AWS has released the Amazon Workspaces Thin Client, a lightweight and affordable desktop for remote workers.
It combines a couple of vintage ideas: virtual desktop infrastructure, which revolves around mainframes and the Fire TV Cube, which was first released by Amazon in 2018. But its purpose – rewiring the future of work from home – futuristic.
Hardware manufacturers like Dell and HP also offer thin client hardware, but they cost more than the $195 price tag of the Amazon Workspaces Thin Client. They also don’t have the advantage of having AWS – the cloud infrastructure to back up their thin client devices.
“The new trend is hybrid remote work,” said Marissa Schmidt, an analyst at Gartner, adding that Gartner projects that a third of remote work by 2020 will be done in offices. continues. “So the ability to have the best user experience and from home with a thin client, as well as manage it through the cloud makes a lot of sense.”
Lightweight computing is back
The device is called a thin client because of its limited processing capabilities, compared to a full laptop or desktop PC.
“We’re playing with a term that’s common in our industry, where customers don’t expect anything on the end-user device — everything happens in the cloud,” said Muneer Mirza, AWS general manager of end users. experiences.
AWS released Amazon WorkSpaces Thin Client for virtual desktops on the eve of AWS re:Invent 2023, the vendor’s cloud-focused conference, held this year almost and in Las Vegas from Nov. 27 to December 1.
AWS’ goal with the WorkSpaces Thin Client is to provide cloud-based businesses with end-user devices that are more affordable than laptop and desktop PCs that give IT teams more control over data and tighter security. .
AWS expects early adopters to include high-turnover sectors such as customer service contact centers and healthcare.
Schmidt added that retailers may also find it attractive — roll it out across stores to maintain a consistent look and feel for software systems from location to location, as well as the ability to continue to report home data. Small and medium-sized businesses, too, are likely to be suitable, he said, “because many of them were born in the cloud.”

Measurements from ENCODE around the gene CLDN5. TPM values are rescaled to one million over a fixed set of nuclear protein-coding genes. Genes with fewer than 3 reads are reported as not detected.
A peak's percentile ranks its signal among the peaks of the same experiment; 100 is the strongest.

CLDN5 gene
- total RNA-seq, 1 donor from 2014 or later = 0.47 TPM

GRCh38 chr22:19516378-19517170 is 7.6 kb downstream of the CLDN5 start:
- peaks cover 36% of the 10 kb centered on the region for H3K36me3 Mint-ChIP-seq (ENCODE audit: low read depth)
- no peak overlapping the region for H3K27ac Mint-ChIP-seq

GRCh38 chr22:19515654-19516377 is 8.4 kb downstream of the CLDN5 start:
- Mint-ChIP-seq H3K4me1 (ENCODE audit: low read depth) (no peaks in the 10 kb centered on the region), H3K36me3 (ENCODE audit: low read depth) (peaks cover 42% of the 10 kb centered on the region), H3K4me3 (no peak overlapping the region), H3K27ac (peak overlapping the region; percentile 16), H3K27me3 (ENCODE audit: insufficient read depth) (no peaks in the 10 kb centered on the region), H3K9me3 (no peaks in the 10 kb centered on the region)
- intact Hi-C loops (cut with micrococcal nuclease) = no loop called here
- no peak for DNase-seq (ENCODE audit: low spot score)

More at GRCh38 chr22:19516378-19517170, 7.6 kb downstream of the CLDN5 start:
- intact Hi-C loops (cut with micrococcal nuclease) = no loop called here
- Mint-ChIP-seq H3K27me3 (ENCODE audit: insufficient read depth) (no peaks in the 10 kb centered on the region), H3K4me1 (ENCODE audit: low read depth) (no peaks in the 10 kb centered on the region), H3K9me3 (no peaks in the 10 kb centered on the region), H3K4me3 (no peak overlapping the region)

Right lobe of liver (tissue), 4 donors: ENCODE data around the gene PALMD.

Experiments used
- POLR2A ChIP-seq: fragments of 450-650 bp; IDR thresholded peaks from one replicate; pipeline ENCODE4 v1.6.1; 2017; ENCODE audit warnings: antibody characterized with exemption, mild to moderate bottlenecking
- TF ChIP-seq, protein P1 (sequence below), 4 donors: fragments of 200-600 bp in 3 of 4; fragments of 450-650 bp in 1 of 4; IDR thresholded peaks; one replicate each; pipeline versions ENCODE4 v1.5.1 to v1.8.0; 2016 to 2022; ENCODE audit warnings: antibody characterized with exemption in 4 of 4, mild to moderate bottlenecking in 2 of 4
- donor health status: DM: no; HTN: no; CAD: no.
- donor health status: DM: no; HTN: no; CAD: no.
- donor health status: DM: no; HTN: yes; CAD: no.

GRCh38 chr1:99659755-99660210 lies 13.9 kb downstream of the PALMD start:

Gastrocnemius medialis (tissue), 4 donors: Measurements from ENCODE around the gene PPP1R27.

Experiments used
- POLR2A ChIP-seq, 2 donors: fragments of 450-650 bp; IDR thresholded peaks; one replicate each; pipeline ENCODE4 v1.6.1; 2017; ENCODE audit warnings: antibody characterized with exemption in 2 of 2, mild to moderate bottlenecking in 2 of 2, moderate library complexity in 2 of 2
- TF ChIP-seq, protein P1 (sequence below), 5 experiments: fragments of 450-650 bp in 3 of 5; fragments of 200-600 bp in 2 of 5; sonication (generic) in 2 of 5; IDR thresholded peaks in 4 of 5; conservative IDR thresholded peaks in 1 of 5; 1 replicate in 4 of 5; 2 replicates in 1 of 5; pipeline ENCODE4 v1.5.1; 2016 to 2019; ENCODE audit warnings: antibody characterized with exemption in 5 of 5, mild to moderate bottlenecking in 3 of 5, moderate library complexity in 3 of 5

It is also not customizable. What makes it attractive is that it is not a data storage system, but a simple channel for the company’s applications to reach the intended users, according to Mirza.
There is also no data storage in the cube; instead it is a simple channel for the company’s applications to reach the intended users, he added.
“There is absolutely no software that an end user can install on this thing,” Mirza said. “No data is stored locally. Even if the thing gets hacked, no problem, just disable it.”.
This gives end users less incentive to keep the device after leaving their employer compared to laptops, which can be difficult to return.
Cheaper than a laptop
By repurposing the Fire TV Cube instead of creating a new product, AWS saved on manufacturing costs, and gave customers a cheaper option.
“By avoiding all those costs, we said, ‘that’s how we’re going to make it a cost savings and pass it on to the end user, or the buyer in this case,'” Mirza said.
The costs that come with the Amazon WorkSpaces Thin Client Cube are insignificant; Workers still need a keyboard, a monitor and — for contact center agents and many other jobs — a headset. Also, the various flavors of WorkSpaces subscriptions are not free, starting at $7 per employee, per month, as is AppStream, which uses a consumption based pricing model for streaming apps. But AWS is trying to replace laptops with what it thinks is a cheaper, more secure option.
That said, laptop makers shouldn’t be too worried — at least not yet. But as Microsoft releases new Surface devices that run as thin clients, and Google similarly brings Chromebook thin clients to market, the genre could gain momentum, says Sid Nag, a Gartner analyst. Cost reductions will be attractive to technology buyers, he added.
“A thin client can replace the work laptop where you don’t need the applications or the data resident on the device,” said Nag. “Everything runs in the cloud, thereby reducing the (total cost of ownership) of the client device functionality of the end user.”
Mary Reines is a news writer covering customer experience and integrated communications for TechTarget Editorial. Prior to TechTarget, Reines was the arts editor at Marblehead Reporter. Don Fluckinger covers digital experience management, end-user computing, CPUs and a variety of other topics for TechTarget Editorial. Got a tip? Email him.